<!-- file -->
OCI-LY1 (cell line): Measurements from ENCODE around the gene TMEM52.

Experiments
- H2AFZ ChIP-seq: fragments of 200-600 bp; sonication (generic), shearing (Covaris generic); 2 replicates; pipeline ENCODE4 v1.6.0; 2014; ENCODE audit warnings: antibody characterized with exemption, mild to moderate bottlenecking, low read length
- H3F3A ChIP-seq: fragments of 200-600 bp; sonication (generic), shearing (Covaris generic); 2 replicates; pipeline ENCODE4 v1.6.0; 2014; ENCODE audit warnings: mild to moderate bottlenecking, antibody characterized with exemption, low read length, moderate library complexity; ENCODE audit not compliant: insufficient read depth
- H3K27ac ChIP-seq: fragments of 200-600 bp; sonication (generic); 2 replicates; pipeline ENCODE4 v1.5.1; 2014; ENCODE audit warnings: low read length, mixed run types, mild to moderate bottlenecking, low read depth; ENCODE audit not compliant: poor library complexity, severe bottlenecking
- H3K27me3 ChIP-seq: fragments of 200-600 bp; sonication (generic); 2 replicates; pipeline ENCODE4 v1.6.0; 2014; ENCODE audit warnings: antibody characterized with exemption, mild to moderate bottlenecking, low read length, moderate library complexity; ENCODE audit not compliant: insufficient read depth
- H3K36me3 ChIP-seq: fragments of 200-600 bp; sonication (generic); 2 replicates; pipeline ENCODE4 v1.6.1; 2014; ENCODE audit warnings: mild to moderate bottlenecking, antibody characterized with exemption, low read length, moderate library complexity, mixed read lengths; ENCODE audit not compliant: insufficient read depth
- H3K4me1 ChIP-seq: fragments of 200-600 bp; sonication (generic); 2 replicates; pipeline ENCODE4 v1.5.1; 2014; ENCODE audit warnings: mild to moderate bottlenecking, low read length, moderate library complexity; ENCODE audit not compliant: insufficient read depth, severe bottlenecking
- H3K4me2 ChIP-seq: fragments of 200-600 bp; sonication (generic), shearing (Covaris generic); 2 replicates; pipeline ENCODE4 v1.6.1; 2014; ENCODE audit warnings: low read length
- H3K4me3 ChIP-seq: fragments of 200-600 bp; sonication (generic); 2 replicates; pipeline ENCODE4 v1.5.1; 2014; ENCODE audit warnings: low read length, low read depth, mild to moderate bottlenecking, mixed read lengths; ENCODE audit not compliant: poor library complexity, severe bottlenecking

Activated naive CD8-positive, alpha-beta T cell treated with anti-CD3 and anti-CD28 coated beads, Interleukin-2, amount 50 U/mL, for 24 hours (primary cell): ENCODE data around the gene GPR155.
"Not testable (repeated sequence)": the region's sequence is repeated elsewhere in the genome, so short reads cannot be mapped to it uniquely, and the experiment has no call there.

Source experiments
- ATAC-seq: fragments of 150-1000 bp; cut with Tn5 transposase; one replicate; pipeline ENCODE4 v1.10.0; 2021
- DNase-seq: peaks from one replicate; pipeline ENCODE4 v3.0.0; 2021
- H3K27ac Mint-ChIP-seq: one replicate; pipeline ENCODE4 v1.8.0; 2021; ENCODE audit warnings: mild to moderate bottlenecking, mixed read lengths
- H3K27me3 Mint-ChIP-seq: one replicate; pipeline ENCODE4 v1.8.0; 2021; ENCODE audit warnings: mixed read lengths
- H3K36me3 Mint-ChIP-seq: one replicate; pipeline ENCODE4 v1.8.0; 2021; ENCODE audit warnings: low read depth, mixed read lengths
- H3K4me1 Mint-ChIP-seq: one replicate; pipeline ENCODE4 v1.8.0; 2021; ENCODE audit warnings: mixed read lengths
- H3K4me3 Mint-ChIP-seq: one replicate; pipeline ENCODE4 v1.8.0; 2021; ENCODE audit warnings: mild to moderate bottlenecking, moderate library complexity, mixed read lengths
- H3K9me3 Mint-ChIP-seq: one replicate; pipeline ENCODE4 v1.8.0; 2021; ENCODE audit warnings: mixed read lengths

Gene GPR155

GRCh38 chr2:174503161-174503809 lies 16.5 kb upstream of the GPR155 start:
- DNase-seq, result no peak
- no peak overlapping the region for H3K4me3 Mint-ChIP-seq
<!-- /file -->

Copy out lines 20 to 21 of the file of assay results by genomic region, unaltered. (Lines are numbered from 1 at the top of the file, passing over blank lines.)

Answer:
- H3K4me3 Mint-ChIP-seq: one replicate; pipeline ENCODE4 v1.8.0; 2021; ENCODE audit warnings: mild to moderate bottlenecking, moderate library complexity, mixed read lengths
- H3K9me3 Mint-ChIP-seq: one replicate; pipeline ENCODE4 v1.8.0; 2021; ENCODE audit warnings: mixed read lengths